'The Humble Quest for Universal Genius' is a live comedy format where contestants are put through their paces across a series of rounds to see if they have what it takes to be considered a true genius.
If we were to create a hybrid genius, based on the best contestants at each round over the previous 49 shows, here's how it would break down...
The aim: I have a Bulgarian phrasebook, which claims to be translating popular English slang words and phrases. However most of the phrases within the book are utter nonsense, such as "Basket scrambler", "Gammon queer" and "Dicked in the nob". The contestants are given examples from the book as asked to explain what they mean.
Honourable mentions: Richard Herring, whose definition of "Gull-groper" is sadly not fit for publication; and Nick Helm, for his definition of "Suck the Monkey" as an exclamation to be used when things go horribly wrong.
The winner: Mike Wozniak, for his glorious definition for the phrase "Old man milk". According to Wozniak, it is used in Portsmouth to describe something that's very difficult to procure, but which - once procured - is totally undesirable.
The aim: Based on the Debrett's Guide to Modern Etiquette, the contestants are asked to respond in the correct manner to various questions on how to behave in polite society.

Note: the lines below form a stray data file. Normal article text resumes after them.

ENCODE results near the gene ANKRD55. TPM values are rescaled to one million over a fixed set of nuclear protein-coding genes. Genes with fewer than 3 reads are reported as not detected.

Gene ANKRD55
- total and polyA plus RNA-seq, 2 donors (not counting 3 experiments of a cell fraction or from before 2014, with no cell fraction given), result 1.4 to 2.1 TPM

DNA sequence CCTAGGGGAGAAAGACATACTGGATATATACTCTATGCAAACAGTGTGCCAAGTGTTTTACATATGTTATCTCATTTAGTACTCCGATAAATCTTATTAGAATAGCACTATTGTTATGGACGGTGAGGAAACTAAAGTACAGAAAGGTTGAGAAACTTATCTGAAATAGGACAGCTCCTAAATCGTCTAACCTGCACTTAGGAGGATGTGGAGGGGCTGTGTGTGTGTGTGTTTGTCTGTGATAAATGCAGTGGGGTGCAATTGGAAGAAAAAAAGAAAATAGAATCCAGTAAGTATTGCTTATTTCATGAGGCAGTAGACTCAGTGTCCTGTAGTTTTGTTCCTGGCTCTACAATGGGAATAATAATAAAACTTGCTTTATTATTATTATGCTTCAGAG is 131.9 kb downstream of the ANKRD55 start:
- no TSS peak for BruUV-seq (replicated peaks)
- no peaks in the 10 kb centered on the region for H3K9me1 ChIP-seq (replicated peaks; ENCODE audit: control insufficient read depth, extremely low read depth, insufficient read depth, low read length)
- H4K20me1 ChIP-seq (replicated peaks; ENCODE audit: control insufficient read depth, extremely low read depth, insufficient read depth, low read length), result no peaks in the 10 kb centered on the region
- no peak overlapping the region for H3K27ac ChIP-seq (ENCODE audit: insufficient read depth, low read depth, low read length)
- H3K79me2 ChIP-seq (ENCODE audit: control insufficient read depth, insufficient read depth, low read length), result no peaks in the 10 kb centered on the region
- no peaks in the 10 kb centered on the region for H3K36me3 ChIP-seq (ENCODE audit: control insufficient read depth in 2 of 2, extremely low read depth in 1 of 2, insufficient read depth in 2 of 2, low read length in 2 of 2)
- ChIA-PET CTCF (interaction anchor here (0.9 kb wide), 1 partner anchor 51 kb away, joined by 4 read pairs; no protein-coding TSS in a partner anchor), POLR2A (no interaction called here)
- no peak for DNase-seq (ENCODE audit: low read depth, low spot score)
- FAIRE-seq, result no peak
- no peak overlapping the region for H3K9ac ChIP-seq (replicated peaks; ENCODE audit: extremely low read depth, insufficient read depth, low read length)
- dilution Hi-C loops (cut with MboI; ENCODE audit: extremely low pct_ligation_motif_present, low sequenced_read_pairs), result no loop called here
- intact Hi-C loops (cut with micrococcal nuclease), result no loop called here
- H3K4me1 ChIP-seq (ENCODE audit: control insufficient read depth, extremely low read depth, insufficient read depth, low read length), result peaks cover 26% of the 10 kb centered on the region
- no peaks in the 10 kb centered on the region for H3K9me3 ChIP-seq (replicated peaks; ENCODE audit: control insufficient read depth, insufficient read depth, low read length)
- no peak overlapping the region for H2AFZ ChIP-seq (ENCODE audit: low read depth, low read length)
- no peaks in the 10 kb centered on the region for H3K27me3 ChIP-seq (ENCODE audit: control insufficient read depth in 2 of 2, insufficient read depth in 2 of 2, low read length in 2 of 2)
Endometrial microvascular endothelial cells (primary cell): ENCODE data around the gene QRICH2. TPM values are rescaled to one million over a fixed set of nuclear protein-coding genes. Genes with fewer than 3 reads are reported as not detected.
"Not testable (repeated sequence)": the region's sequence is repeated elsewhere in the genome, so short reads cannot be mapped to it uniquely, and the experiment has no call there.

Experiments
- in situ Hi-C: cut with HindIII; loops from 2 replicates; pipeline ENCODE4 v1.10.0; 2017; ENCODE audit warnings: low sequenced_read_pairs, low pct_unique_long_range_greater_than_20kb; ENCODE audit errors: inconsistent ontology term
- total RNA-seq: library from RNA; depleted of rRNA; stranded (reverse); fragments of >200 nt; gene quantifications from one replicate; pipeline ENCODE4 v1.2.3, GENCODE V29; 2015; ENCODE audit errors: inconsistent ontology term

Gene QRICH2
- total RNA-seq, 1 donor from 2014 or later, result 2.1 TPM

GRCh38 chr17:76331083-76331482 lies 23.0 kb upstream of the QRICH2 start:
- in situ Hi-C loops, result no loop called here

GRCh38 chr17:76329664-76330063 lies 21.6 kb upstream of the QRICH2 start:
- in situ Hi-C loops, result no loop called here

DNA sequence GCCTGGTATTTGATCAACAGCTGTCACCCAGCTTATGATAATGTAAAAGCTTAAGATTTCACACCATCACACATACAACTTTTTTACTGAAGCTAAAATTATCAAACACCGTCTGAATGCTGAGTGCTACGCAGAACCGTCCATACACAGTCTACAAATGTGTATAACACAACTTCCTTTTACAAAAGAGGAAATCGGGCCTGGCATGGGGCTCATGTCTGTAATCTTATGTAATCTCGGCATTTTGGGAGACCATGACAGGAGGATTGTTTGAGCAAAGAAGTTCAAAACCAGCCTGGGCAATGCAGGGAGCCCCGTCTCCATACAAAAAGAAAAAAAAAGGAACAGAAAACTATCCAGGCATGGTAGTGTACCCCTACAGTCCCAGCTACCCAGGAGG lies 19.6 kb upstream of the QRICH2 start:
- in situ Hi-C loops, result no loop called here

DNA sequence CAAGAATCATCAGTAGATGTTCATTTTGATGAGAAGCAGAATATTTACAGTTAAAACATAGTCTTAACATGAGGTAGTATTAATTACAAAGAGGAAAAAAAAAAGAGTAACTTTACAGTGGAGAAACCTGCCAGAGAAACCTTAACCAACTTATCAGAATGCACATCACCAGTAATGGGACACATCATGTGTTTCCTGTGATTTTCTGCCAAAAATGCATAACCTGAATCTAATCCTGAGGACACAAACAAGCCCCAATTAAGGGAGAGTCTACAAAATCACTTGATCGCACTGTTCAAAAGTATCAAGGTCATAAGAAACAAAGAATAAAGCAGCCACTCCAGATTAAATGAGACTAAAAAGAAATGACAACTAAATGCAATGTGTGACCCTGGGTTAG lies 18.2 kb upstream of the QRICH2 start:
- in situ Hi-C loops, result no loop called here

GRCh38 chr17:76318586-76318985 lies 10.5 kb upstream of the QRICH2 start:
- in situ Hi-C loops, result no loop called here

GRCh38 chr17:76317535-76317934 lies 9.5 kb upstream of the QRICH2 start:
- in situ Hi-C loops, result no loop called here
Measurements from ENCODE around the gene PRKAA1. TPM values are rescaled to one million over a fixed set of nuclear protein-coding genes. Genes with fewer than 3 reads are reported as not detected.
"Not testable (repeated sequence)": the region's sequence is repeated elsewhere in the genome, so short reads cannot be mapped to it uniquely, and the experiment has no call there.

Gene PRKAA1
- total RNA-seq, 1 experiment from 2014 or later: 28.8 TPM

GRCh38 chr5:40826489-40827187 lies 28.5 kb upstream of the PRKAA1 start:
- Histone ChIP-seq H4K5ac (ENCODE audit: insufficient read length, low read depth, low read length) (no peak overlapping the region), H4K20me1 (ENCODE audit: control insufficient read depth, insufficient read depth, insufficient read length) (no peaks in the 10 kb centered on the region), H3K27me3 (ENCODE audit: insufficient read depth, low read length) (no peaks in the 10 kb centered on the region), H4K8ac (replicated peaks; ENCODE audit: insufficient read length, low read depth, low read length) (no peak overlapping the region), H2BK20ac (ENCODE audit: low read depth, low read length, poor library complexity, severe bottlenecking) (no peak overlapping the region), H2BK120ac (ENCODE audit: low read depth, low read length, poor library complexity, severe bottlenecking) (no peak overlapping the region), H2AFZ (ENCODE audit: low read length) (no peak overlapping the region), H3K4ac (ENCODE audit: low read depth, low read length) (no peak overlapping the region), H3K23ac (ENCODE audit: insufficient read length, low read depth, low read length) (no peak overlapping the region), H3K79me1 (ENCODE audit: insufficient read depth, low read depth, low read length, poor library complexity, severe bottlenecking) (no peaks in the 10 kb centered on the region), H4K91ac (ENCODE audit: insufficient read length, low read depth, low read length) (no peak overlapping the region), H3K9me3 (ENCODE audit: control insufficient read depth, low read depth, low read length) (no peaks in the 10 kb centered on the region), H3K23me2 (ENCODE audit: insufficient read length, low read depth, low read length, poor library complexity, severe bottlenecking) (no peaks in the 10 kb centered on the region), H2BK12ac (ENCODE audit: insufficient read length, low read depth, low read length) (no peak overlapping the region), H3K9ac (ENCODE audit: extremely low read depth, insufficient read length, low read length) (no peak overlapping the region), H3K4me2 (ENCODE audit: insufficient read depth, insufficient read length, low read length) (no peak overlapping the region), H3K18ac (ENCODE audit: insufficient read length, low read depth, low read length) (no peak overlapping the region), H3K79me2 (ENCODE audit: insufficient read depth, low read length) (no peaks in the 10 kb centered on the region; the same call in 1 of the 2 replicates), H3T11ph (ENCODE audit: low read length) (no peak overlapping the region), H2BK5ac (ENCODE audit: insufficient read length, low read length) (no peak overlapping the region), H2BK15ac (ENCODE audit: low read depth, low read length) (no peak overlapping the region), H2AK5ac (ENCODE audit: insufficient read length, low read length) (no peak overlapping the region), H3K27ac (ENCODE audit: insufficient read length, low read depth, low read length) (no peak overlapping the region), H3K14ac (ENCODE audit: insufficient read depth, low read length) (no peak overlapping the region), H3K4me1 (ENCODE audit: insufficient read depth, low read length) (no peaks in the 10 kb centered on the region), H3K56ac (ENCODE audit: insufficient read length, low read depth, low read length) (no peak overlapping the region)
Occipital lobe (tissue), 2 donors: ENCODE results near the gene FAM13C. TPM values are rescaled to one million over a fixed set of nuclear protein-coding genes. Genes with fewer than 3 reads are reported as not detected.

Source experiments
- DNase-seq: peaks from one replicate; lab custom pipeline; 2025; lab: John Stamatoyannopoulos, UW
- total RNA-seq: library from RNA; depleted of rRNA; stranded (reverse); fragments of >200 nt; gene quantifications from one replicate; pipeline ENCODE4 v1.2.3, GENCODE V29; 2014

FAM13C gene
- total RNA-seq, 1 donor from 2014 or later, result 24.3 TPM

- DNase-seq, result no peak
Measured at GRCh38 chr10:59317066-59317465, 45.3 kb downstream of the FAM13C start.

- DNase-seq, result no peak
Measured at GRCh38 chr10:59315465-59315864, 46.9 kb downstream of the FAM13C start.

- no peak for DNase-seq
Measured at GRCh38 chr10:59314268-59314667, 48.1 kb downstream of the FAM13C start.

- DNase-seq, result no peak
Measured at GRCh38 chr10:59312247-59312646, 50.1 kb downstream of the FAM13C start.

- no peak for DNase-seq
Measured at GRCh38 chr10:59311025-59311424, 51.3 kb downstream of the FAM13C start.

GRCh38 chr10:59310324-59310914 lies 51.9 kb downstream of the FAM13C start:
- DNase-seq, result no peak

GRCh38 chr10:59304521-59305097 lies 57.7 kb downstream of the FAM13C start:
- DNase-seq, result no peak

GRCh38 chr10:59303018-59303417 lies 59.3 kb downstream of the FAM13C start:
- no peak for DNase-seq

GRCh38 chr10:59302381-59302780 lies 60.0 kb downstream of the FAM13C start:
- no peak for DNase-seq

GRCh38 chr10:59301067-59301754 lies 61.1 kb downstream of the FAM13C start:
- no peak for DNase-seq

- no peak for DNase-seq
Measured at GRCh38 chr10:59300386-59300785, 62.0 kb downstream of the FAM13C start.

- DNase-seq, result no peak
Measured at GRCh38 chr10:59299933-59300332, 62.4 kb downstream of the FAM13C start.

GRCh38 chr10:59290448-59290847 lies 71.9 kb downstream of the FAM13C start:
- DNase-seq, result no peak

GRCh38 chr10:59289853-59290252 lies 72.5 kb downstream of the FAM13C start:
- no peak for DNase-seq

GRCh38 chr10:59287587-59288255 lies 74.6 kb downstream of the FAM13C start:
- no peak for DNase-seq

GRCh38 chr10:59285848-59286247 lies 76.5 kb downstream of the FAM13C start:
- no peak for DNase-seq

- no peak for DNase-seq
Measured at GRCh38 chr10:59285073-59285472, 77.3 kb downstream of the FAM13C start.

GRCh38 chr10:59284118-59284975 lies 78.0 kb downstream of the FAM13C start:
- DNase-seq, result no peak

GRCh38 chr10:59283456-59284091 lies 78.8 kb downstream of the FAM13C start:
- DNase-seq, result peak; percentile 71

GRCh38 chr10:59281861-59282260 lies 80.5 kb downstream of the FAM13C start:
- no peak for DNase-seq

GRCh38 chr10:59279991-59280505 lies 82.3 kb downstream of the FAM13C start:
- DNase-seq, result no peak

Notable mentions: Rufus Hound and Isy Suttie, who decided to forgo the round in favour of having a banana eating competition. Hound won as Suttie ended up regurgitating a mashed-up ball of banana back into her hand (Video).
The winner: Paul Foot, who - unsurprisingly for a man of such sophistication - knew that the correct way to eat peas in polite society is to squash them onto the back of your down-turned fork. Superlative manners from Foot.
The aim: To compose a poem in five minutes based on a suggestion from the audience.
Honourable mentions: Dan Antopolski, who came up with an impressive number of rhymes for the word cucumber; and Tom Parry from Pappy's for his seven-minute long epic poem about Rod Stewart and Moira Stewart.
The winner: Marcel Lucont, whose magnificent poem on mice contained the unforgettable line "If you eat my Roquefort, I'll give you what for".
The aim: The contestants are presented with graphs and charts which have had the labels removed. They simply have to use their best science to explain what the graphs are illustrating.
Honourable mentions: Andrew Maxwell, who gave an impassioned lecture on the rise and fall of gold prices, which ended in a rousing rendition of a Spandau Ballet hit; and Humphrey Ker, who revealed that a bar chart was actually a pictorial representation of Pac Man and his battle with depression.
The aim: My "glamorous" assistant Eli Silverman is forced to wear a velcro dartboard and run around the stage in the guise of various animals, as the two contestants hide in the audience and fire nerf guns at him.
Honourable mentions: Terry Saunders and Kent Valentine, who teamed up to haul Eli down and shoot him at point-blank range. Also Thom Tuck who, when faced with a final shot to win the game, chose to shoot at the floor so the "deer" he was hunting could go free.
The winner: Lloyd Langford who surprisingly possesses an unparalleled killer instinct. Not only is he the only contestant to score a bullseye, but he is also the first to hit his prey in each of the three rounds - a feat he has accomplished both times he has competed in the show. Sensational stuff from the Welshman.